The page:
Though, now that I’ve started typing, I feel like me again.

So I guess I’ll do some belated new year’s resolutions:

  • Post here at least five times a month (min).
  • Start my nightmare novel.
  • Write a literal account of The 12 Days of Christmas before the arrival of the 2013 holidays
  • Get better at footwork when dancing.
  • Buy a new laptop and practice DJing for club music.
  • Get a Nexus pass

Of Family Reunions

The Family Circus

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For the past week I’ve been in Fresno, CA. I can’t imagine how anyone could live there, unless maybe they haven’t experienced anything else. And if you live and love it there, I apologize, I’m sure you’re used to the climate – I, however, am not. It’s hot. Too fucking hot!

When I arrived it was 100 degrees outside and throughout my stay the lowest the temperature got was maybe 93. I’m used to the moderate climate of the Pacific Northwest. 85 degrees is as hot as I’m willing to go, and even that’s pushing it. Thank God I was able to spend most my time in or around a pool.

The worst thing about Fresno is not the heat, it’s the air. Everywhere I looked it was dry and brown, and the air quality reflected the scenery. I could smell the dry soil of the earth Earth every time I stepped outside.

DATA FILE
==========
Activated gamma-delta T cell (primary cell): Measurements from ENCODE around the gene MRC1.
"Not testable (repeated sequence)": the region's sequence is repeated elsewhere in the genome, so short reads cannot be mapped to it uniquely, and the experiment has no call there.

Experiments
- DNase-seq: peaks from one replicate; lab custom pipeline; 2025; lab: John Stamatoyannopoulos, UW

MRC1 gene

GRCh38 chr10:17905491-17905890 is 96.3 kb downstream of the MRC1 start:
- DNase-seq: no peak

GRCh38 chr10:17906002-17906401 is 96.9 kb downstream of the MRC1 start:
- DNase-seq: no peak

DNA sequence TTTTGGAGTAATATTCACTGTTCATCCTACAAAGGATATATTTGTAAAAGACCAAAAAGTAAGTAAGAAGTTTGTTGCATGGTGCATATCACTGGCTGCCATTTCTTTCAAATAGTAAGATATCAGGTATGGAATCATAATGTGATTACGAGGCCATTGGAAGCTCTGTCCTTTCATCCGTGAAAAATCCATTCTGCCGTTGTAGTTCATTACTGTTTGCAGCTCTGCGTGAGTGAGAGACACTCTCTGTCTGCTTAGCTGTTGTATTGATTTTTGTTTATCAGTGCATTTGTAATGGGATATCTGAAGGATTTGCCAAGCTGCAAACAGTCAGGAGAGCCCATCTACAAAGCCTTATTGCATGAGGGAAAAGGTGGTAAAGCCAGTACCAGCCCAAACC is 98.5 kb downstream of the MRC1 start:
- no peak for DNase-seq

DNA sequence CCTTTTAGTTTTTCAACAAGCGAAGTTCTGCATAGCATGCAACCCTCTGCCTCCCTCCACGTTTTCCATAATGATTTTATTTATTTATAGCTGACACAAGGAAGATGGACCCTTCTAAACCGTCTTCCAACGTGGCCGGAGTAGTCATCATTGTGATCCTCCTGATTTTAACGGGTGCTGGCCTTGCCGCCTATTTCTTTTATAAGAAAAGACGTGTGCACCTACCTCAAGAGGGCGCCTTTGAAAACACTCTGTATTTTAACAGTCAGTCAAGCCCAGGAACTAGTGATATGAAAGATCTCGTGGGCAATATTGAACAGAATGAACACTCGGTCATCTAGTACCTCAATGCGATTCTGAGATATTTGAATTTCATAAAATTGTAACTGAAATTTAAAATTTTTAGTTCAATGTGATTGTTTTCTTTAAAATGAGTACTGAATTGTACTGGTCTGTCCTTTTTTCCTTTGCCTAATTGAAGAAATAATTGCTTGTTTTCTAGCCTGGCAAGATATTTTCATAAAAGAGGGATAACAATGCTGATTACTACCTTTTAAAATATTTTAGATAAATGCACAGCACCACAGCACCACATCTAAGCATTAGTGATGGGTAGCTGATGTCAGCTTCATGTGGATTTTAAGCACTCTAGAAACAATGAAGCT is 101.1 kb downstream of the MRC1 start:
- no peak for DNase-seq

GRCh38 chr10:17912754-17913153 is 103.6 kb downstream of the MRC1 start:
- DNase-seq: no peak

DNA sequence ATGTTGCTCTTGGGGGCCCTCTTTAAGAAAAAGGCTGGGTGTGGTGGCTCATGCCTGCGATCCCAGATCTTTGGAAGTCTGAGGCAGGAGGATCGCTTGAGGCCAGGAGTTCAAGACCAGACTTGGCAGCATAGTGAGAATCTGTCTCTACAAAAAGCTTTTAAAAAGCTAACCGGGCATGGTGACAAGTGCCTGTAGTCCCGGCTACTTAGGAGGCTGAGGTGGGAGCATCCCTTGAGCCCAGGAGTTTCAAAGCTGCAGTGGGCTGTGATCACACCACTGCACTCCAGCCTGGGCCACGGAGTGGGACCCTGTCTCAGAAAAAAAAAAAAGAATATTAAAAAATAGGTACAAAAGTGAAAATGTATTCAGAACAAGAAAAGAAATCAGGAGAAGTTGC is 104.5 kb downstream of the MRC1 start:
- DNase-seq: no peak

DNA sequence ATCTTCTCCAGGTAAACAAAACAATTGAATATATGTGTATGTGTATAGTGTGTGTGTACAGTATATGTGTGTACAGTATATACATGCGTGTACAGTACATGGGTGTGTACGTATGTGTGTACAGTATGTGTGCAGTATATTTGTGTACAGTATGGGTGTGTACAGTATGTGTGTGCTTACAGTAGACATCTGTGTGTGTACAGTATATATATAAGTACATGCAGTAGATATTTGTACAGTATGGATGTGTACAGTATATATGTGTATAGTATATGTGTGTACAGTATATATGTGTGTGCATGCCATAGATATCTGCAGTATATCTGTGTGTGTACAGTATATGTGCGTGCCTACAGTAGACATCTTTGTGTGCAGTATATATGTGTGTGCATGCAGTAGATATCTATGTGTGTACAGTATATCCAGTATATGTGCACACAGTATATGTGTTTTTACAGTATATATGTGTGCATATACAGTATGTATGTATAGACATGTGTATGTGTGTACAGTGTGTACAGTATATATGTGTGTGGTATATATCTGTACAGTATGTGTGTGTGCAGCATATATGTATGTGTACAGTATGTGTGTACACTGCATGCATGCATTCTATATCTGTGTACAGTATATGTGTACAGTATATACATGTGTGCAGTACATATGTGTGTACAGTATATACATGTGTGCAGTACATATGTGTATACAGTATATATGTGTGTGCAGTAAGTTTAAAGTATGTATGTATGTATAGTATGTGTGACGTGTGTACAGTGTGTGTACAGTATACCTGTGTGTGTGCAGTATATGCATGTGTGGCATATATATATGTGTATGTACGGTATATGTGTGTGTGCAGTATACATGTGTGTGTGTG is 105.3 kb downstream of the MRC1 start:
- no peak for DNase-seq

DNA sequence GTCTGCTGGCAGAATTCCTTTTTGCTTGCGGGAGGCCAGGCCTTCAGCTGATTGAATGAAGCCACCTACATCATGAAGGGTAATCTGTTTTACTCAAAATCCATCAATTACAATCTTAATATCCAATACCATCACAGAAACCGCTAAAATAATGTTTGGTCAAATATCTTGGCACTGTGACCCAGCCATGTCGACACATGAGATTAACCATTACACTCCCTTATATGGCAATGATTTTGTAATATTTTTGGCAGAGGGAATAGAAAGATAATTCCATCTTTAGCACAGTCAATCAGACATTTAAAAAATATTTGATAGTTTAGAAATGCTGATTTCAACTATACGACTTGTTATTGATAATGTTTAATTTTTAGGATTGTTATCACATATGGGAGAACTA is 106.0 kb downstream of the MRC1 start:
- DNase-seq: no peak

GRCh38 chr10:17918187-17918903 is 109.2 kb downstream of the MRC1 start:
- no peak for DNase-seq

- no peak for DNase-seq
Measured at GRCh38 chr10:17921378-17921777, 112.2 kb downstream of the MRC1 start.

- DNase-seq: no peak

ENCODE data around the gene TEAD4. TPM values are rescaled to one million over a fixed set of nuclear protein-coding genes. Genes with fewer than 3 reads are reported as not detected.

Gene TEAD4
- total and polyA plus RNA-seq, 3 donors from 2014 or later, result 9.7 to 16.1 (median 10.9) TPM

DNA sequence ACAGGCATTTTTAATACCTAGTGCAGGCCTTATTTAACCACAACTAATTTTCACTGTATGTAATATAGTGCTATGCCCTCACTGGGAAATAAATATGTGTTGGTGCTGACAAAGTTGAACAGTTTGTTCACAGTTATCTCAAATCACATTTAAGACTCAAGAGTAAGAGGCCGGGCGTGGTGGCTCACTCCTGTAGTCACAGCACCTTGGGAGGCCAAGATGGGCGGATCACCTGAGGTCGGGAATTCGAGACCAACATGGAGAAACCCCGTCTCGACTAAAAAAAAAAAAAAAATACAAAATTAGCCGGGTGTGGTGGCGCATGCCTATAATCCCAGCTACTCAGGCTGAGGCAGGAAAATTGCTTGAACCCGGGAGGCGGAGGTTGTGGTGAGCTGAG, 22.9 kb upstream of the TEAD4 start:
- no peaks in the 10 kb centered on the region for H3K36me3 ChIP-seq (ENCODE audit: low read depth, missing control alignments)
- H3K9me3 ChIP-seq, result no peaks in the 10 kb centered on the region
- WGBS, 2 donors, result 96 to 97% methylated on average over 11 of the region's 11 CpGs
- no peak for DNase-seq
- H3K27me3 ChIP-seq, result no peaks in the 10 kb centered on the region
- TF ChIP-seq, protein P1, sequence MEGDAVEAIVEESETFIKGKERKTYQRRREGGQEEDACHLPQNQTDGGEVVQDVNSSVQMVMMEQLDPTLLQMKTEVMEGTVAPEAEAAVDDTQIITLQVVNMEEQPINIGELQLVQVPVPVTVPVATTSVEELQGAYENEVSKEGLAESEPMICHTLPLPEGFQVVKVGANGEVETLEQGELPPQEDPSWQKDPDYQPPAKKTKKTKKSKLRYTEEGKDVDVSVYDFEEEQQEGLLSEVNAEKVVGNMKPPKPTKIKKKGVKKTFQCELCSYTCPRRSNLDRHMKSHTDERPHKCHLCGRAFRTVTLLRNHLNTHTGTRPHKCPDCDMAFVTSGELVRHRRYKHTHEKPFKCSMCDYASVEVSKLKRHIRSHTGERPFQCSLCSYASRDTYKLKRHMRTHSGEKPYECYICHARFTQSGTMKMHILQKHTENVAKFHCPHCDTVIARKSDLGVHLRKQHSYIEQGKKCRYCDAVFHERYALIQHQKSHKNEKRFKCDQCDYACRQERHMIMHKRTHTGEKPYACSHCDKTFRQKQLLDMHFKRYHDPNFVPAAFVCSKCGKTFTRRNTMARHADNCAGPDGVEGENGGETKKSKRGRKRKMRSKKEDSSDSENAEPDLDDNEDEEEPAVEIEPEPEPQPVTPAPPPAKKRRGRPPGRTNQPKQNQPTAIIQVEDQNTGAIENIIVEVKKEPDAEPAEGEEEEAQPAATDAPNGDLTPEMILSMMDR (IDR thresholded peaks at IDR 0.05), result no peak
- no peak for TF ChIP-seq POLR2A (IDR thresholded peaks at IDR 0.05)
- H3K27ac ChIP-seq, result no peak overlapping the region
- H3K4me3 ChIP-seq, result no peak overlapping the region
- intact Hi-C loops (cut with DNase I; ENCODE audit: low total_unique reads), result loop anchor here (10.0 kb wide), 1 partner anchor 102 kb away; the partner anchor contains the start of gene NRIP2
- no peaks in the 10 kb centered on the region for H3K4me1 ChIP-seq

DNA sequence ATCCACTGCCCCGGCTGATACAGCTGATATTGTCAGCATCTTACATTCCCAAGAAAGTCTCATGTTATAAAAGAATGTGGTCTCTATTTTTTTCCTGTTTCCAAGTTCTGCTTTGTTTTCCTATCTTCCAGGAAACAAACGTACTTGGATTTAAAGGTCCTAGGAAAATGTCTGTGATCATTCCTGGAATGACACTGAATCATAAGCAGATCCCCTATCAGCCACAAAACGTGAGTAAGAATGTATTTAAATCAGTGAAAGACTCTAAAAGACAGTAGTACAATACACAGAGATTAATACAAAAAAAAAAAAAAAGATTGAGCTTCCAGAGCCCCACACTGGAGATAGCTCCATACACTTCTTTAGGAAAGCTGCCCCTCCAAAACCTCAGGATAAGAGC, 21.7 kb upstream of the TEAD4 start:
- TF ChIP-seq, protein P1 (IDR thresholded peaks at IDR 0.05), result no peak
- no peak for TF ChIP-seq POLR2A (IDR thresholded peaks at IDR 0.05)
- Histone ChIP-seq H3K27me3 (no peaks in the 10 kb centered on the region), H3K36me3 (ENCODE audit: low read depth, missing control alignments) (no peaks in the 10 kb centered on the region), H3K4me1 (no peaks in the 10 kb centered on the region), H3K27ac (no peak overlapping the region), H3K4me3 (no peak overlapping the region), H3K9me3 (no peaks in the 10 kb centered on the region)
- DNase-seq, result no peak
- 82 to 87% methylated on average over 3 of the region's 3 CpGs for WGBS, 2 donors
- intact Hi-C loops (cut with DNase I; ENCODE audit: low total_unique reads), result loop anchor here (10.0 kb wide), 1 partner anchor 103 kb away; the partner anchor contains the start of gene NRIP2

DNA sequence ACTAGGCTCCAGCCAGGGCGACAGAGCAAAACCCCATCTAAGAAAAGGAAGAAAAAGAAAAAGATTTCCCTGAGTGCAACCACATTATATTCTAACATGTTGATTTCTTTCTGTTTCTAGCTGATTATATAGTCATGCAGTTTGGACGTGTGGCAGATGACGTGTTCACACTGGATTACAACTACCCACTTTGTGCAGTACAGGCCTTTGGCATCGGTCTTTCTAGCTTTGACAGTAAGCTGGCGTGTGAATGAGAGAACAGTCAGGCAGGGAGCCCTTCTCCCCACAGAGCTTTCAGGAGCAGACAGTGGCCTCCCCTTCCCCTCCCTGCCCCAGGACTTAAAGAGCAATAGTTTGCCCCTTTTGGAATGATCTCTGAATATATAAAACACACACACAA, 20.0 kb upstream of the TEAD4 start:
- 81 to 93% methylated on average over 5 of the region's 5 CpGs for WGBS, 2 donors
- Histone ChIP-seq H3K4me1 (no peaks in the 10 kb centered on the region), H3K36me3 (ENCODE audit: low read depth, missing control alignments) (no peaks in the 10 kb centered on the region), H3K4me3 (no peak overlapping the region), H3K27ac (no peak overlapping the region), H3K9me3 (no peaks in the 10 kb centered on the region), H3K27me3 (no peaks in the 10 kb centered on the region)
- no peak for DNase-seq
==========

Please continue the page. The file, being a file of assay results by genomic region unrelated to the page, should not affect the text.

So why would I submit myself to the torture of the desert that is Fresno? Because it was time for the first non wedding or death related family reunion since I was a wee tot. All of my dad’s family gathered at my grandma’s house for five days to joke, grow closer, reminisce, swim, drink, and compete for who has the most interesting life.

Immediately I realized that I fit in better with my dad’s side of the family than mom’s. My mom’s family is wonderful, but they are a bit more serious, emotionally focused, and very conservative. I respect them, but I’m not very similar to them. My dad’s family is wacky, they tease each other, and aren’t as concerned with behaving like the perfect Christian. Hell, I was offered a beer before noon, as we sat around my Grandma’s pool – a place we would rarely leave until nightfall.

But ultimately what is a family reunion other than a competition with people you hardly know but are obligated to love? It’s hours of battling over whose children are the most successful? Who has the craziest stories (my uncle always wins that one)? And who’s the favorite? I loved sitting around and listening to stories, occasionally piping in with my own anecdote or tale. But it quickly became apparent that while my personality and opinions mesh well with my dad’s family, my skills come from my mother.

My cousin’s are all athletic – I hurt my finger catching a Nerf ball thrown by my wimpy little brother.

My cousin has a PhD in chemistry, another’s a nurse, studying physical therapy, and grass farming – I studied writing and am currently unemployed.

They can’t carry a tune or dance – music and dance is literally taking over my life.

They are morning people and are early for everything – I am a night owl and am late for life on a regular basis.

They can drink all day long – I’m a supreme light-weight.

I loved my family reunion and I wish I could get to know that side of the family better. But I sure am glad to be back where the air smells lovely and my dearest friends love to dance the night away.



Of Parting Ways

At the street fair

What’s the best part about the street fair? Eating curly fries of course. Mmmmm!